We asked Chris what is the biggest financial planning mistake most Singaporeans make. Here is his take.

We find that many people plan by first making financial decisions. When you plan for yourself, the first decision you make should be your ‘Life Decision’. The ‘Financial Decision’ follows. Decide first what is it that matters most in your life. What are you passionate about? What would make you happy? What is it that excites you. Decide on this first and then make your financial decision would be to support your life decision. In other words, adjust your financial life to achieve your life goals.

Unfortunately, most people do it the other way round. How many friends do we know who make the ‘financial decisions’ first – the house they aspire to live in, the car they want to drive, the watches and holidays they must have, and then subsequently build their life decisions around it

They buy their dream house and complain about having to work the rest of their lives to pay off the mortgage, in a job they derive absolutely no satisfaction from. They upgrade to a new car every other year and end up having to scrimp on essentials like insurance.  These are mistakes of the greatest proportion!

At BigFatPurse, we cannot agree with him more. All four of us at BigFatPurse have in recent years made life decisions that require us to modify our financial habits. We do because it we understand what matters, because we want to do what excites us and what makes us happy the most. Chris you spoke our hearts!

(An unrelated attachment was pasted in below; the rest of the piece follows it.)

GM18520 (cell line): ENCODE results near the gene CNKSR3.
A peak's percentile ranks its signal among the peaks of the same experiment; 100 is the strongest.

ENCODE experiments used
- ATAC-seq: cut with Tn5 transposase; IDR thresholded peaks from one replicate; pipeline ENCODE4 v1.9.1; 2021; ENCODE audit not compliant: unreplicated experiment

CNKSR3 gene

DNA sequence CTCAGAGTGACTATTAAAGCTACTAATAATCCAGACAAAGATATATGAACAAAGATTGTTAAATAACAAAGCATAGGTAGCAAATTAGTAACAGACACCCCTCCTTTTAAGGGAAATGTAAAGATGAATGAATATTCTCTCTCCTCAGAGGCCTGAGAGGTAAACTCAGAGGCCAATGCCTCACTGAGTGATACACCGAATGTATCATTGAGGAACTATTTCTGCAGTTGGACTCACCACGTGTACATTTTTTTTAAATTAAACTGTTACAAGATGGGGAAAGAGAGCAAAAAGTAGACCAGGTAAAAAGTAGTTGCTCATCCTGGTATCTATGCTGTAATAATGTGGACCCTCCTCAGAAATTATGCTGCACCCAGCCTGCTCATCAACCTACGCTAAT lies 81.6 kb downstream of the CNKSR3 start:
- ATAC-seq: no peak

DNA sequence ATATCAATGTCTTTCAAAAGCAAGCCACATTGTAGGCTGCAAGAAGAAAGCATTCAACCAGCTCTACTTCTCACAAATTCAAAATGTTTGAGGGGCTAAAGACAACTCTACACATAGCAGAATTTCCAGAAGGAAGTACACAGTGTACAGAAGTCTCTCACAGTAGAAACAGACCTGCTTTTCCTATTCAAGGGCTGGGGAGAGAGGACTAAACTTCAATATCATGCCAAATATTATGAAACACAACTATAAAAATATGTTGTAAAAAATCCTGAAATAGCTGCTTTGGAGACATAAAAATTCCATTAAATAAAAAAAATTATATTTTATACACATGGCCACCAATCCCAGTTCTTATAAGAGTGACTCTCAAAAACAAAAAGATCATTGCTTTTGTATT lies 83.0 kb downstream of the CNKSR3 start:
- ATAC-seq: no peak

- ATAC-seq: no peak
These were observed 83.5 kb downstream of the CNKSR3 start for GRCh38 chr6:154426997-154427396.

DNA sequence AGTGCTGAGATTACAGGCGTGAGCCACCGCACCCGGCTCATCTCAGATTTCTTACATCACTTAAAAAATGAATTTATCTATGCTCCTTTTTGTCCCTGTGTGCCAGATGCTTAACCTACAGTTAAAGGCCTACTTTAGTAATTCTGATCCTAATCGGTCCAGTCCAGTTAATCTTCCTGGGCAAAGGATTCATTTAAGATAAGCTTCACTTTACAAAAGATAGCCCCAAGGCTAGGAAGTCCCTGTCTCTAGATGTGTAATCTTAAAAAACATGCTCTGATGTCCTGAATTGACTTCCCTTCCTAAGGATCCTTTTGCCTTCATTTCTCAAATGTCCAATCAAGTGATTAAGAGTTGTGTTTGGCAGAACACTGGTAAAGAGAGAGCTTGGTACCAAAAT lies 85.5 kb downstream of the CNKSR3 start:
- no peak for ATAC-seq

Conclusion

It is easy for anyone to start a business selling a product or providing a service. It is on a different level altogether when the business is derived out of principles the owner holds dear. And even rarer are businesses where the principles it is based on are against the established norms in the marketplace.

Providend and DIYInsurance is all that and more. We wish Chris great success!



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1Comment
  • Steven
    Posted at 15:10h, 19 April Reply

    Nice article Jon!

    I’m very interested in part where four of you ‘made life decisions that require us to modify our financial habits ‘.

    I believe this is excellent for long-term.

    Would you elaborate a little bit more on examples of Life decisions over financial decisions?